There’s an idea out there that humans, entirely naturally, have two sleep segments in a night. Go to bed, sleep a bit, wake up, potter about, go back to sleep. The originator talking about someone who doubts it:
In the winter, whether for conviviality or work, preindustrial households remained active well after sunset, not retiring until 21:00 or 22:00, or later when visiting with neighbors. People relied on primitive illuminants, such as rushlights and oil lamps, or on the natural light of the moon and stars on clear nights, even to perform unskilled chores such as chopping firewood.3
Second, it is clear that biphasic sleep was not unique to Western households. Instead, it occurred well beyond the bounds of Europe and North America in other cultures and continents, including the Middle East, Africa, South Asia, Southeast Asia, Australia, and Latin America, thereby heightening the likelihood that throughout the preindustrial world this form of sleep was not at all uncommon, including in equatorial cultures.
Chopping wood by bad light? Is ‘e ‘avin a giraffe?
The point doesn’t make economic sense to be honest. Given the vast expense of artificial light back then it doesn’t make sense that is.
So, the task is to try to work out what has been misundertood to create this supposition.
I once spent weeks tracking down something that was all over the place. Britannica, varied books on rare earths, other encyclopaedias. Scandium sulfate – ScSO4 – was, apparently, used in germinating seeds. And yet while I could find this in every reference book I could find anyone in seed germination who knew anything about it – I was trying to sell scandium at the time.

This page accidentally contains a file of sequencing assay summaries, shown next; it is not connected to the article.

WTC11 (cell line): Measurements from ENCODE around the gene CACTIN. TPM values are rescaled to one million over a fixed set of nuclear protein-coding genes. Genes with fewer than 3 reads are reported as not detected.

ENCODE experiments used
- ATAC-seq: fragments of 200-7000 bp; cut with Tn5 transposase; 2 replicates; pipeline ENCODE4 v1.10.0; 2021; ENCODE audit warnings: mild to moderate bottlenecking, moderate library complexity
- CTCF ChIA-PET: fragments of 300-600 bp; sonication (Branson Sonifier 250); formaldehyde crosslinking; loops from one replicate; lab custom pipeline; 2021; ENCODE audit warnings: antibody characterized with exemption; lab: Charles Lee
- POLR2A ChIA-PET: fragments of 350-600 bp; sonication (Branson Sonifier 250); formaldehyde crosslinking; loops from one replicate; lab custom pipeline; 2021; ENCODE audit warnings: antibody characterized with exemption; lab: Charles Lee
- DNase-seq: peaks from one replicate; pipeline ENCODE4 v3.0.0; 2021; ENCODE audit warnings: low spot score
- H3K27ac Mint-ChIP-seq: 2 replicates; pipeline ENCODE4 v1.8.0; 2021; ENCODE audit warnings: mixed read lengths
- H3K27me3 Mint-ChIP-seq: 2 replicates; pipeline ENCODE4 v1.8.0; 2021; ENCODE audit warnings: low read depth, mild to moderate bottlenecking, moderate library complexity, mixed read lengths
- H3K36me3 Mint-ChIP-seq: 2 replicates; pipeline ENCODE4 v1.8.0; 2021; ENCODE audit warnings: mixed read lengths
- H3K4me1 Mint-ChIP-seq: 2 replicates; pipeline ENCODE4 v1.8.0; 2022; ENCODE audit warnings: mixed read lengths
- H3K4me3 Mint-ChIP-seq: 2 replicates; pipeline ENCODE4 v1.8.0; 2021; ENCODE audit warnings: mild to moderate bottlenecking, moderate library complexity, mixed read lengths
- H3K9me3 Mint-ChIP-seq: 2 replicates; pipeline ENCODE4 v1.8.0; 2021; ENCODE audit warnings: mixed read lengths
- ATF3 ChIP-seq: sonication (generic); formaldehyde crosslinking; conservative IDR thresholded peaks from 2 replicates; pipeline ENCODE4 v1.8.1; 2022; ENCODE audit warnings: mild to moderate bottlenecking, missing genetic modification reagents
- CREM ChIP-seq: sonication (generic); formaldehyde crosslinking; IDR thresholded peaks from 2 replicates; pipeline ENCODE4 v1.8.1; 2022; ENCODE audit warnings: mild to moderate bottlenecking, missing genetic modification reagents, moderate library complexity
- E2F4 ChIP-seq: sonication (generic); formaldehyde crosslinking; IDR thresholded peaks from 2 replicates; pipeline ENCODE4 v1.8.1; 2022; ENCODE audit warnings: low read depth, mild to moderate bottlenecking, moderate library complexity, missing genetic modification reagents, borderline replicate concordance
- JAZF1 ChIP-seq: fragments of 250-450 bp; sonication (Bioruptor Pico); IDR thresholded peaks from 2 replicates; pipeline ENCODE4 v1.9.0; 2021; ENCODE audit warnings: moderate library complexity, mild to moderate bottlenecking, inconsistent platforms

Eventually I found a bloke who purified a bit of scandium on the side. And who also made additives to go into fertilisers etc. Just happened to be his thing. One of the things he made being seleno-urea. Which is an addition of selenium to a fertiliser to be used in soils lacking in the selenium necessary to aid seeds in germinating…..
That’s SeSO4. And it doesn’t take all that much imagination to see that SeSO4 might have been scribbled down once as ScSO4. If textbook entries were then copied from each other…..
As it happened at around this time I also met someone who had written on of the textbook guides to rare earths. A journo he was. Who happily admitted that the way to write such was to get the last five such books in a pile, fillet and rewrite.
The idea that scandium was used in seed germination was a scribe’s error.
We have something similar in Juliet Schor’s insistence that medieval peasants had more leisure time than we do today. Look, they had 70 Holy Days, a Holy Day is where we derive holiday from, that’s 70 days off a year!
Yeah, bollocks ‘n’ all. They were animal owning peasants. Animal owners who take 70 days off a year don’t get to keep owning animals. A Holy Day not, in fact, being a day upon which no work was done.
Do, this idea of segmented sleeping?
Well, who were the only literates in these medieval times? Largely speaking – not exactly, but usefully – the clergy. And it wasn’t the parish clergy either, it was the monks.
The monks who did have segmented sleep as Matins was 2 hours after midnight, after which there was another 3 hour sleepy byes until Lauds.
The written evidence we have is from that part of society which did have segmented sleep. But to project segmented sleep out over the population as a whole might well be an error.
I don’t insist this is true, even as I insist there’s something fishy about the very idea of segmented sleep given illumination costs. And, to be honest, given how grumpy I think all we moderns would be if we did that segmented bit.
However, it would be fascinating for someone to dig down into his information and see how much of it is in fact a description of monastic life rather than general.